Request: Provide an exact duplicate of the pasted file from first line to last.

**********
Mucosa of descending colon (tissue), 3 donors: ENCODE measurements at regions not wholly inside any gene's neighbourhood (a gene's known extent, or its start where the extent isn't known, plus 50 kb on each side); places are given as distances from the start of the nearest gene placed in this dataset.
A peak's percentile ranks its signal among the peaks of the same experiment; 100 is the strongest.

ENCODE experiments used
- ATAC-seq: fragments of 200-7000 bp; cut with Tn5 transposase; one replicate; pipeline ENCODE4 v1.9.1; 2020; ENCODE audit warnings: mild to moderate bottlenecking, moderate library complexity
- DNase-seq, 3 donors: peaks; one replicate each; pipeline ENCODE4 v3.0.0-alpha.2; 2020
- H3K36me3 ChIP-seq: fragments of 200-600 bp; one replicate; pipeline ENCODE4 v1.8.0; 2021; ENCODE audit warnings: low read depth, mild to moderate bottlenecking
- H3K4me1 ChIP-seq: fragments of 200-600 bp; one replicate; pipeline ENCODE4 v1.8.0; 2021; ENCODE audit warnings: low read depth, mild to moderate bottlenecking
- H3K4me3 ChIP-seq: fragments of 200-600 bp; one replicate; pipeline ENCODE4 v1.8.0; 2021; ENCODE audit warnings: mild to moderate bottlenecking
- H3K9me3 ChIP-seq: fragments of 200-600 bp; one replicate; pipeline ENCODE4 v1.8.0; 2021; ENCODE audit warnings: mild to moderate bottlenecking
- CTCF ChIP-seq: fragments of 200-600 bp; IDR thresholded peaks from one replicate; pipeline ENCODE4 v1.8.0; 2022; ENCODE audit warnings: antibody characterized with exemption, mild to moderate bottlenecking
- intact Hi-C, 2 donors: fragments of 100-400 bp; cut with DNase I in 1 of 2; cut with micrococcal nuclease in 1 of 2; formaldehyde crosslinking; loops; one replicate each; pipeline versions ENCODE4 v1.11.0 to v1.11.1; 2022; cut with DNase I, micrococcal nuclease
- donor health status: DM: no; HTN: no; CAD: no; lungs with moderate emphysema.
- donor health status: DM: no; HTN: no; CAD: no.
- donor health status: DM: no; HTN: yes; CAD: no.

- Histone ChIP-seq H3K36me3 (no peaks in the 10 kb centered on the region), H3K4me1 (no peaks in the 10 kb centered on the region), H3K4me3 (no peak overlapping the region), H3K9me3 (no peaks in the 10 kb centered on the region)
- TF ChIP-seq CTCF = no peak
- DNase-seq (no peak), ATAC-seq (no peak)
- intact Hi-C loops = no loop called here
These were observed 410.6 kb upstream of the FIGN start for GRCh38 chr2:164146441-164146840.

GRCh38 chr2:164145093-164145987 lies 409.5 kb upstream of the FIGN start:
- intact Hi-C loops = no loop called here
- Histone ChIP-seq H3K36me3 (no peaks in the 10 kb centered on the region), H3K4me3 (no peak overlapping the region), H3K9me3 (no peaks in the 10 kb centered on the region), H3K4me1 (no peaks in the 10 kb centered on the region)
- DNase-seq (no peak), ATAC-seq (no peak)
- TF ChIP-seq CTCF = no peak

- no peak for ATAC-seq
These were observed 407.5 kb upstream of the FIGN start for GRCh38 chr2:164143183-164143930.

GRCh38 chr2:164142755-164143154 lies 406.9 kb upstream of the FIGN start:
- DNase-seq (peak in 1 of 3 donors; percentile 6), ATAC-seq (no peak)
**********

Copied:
Mucosa of descending colon (tissue), 3 donors: ENCODE measurements at regions not wholly inside any gene's neighbourhood (a gene's known extent, or its start where the extent isn't known, plus 50 kb on each side); places are given as distances from the start of the nearest gene placed in this dataset.
A peak's percentile ranks its signal among the peaks of the same experiment; 100 is the strongest.

ENCODE experiments used
- ATAC-seq: fragments of 200-7000 bp; cut with Tn5 transposase; one replicate; pipeline ENCODE4 v1.9.1; 2020; ENCODE audit warnings: mild to moderate bottlenecking, moderate library complexity
- DNase-seq, 3 donors: peaks; one replicate each; pipeline ENCODE4 v3.0.0-alpha.2; 2020
- H3K36me3 ChIP-seq: fragments of 200-600 bp; one replicate; pipeline ENCODE4 v1.8.0; 2021; ENCODE audit warnings: low read depth, mild to moderate bottlenecking
- H3K4me1 ChIP-seq: fragments of 200-600 bp; one replicate; pipeline ENCODE4 v1.8.0; 2021; ENCODE audit warnings: low read depth, mild to moderate bottlenecking
- H3K4me3 ChIP-seq: fragments of 200-600 bp; one replicate; pipeline ENCODE4 v1.8.0; 2021; ENCODE audit warnings: mild to moderate bottlenecking
- H3K9me3 ChIP-seq: fragments of 200-600 bp; one replicate; pipeline ENCODE4 v1.8.0; 2021; ENCODE audit warnings: mild to moderate bottlenecking
- CTCF ChIP-seq: fragments of 200-600 bp; IDR thresholded peaks from one replicate; pipeline ENCODE4 v1.8.0; 2022; ENCODE audit warnings: antibody characterized with exemption, mild to moderate bottlenecking
- intact Hi-C, 2 donors: fragments of 100-400 bp; cut with DNase I in 1 of 2; cut with micrococcal nuclease in 1 of 2; formaldehyde crosslinking; loops; one replicate each; pipeline versions ENCODE4 v1.11.0 to v1.11.1; 2022; cut with DNase I, micrococcal nuclease
- donor health status: DM: no; HTN: no; CAD: no; lungs with moderate emphysema.
- donor health status: DM: no; HTN: no; CAD: no.
- donor health status: DM: no; HTN: yes; CAD: no.

- Histone ChIP-seq H3K36me3 (no peaks in the 10 kb centered on the region), H3K4me1 (no peaks in the 10 kb centered on the region), H3K4me3 (no peak overlapping the region), H3K9me3 (no peaks in the 10 kb centered on the region)
- TF ChIP-seq CTCF = no peak
- DNase-seq (no peak), ATAC-seq (no peak)
- intact Hi-C loops = no loop called here
These were observed 410.6 kb upstream of the FIGN start for GRCh38 chr2:164146441-164146840.

GRCh38 chr2:164145093-164145987 lies 409.5 kb upstream of the FIGN start:
- intact Hi-C loops = no loop called here
- Histone ChIP-seq H3K36me3 (no peaks in the 10 kb centered on the region), H3K4me3 (no peak overlapping the region), H3K9me3 (no peaks in the 10 kb centered on the region), H3K4me1 (no peaks in the 10 kb centered on the region)
- DNase-seq (no peak), ATAC-seq (no peak)
- TF ChIP-seq CTCF = no peak

- no peak for ATAC-seq
These were observed 407.5 kb upstream of the FIGN start for GRCh38 chr2:164143183-164143930.

GRCh38 chr2:164142755-164143154 lies 406.9 kb upstream of the FIGN start:
- DNase-seq (peak in 1 of 3 donors; percentile 6), ATAC-seq (no peak)